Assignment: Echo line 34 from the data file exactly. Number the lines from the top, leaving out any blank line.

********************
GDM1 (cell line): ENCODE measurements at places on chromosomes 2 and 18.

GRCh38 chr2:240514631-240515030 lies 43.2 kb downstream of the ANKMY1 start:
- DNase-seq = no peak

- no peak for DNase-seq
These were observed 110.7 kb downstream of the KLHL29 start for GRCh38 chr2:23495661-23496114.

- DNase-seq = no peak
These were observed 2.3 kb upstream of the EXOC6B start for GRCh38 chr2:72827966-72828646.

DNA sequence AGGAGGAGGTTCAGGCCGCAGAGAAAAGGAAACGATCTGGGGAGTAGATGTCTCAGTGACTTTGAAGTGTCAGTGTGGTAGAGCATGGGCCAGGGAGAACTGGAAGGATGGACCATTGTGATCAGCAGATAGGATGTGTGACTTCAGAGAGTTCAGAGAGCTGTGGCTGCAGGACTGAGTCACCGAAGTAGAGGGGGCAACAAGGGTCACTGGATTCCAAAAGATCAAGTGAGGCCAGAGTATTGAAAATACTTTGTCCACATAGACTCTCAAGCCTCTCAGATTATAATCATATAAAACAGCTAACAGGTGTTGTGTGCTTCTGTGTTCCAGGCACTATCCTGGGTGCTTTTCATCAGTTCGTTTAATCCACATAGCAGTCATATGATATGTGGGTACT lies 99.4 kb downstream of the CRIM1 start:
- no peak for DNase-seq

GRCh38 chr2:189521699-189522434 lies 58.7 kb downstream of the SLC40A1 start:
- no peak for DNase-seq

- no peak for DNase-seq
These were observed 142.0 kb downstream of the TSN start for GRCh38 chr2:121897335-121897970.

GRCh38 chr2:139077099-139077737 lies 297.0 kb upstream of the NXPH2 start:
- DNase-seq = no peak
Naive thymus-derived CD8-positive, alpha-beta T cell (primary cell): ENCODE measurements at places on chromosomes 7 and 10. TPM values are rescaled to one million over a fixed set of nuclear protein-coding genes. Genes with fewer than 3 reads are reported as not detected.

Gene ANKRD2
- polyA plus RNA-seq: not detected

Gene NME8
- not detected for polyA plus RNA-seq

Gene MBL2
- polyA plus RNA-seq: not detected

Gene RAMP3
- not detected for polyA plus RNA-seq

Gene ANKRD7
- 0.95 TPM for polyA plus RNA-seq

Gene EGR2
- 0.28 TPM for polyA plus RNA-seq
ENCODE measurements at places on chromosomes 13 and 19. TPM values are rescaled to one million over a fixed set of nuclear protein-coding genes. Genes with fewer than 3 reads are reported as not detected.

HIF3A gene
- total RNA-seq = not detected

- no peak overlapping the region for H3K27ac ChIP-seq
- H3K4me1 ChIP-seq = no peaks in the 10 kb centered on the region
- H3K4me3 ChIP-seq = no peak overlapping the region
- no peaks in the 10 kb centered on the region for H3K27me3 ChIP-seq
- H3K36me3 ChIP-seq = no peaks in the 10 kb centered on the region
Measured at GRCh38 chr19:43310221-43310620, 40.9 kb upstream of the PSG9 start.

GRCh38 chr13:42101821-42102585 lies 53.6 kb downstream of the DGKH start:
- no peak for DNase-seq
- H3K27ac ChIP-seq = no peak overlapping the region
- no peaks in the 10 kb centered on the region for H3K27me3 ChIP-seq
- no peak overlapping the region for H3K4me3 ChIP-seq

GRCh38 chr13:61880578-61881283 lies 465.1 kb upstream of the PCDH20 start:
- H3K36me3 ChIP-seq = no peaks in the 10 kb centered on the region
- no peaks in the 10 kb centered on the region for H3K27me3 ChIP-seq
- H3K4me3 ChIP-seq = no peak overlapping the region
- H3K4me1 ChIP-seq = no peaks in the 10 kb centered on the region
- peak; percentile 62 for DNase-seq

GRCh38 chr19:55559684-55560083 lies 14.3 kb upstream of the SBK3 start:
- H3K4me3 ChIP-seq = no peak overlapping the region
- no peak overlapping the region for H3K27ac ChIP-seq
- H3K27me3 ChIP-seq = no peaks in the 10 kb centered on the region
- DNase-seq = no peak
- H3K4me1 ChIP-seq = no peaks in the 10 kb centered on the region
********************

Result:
- H3K4me3 ChIP-seq = no peak overlapping the region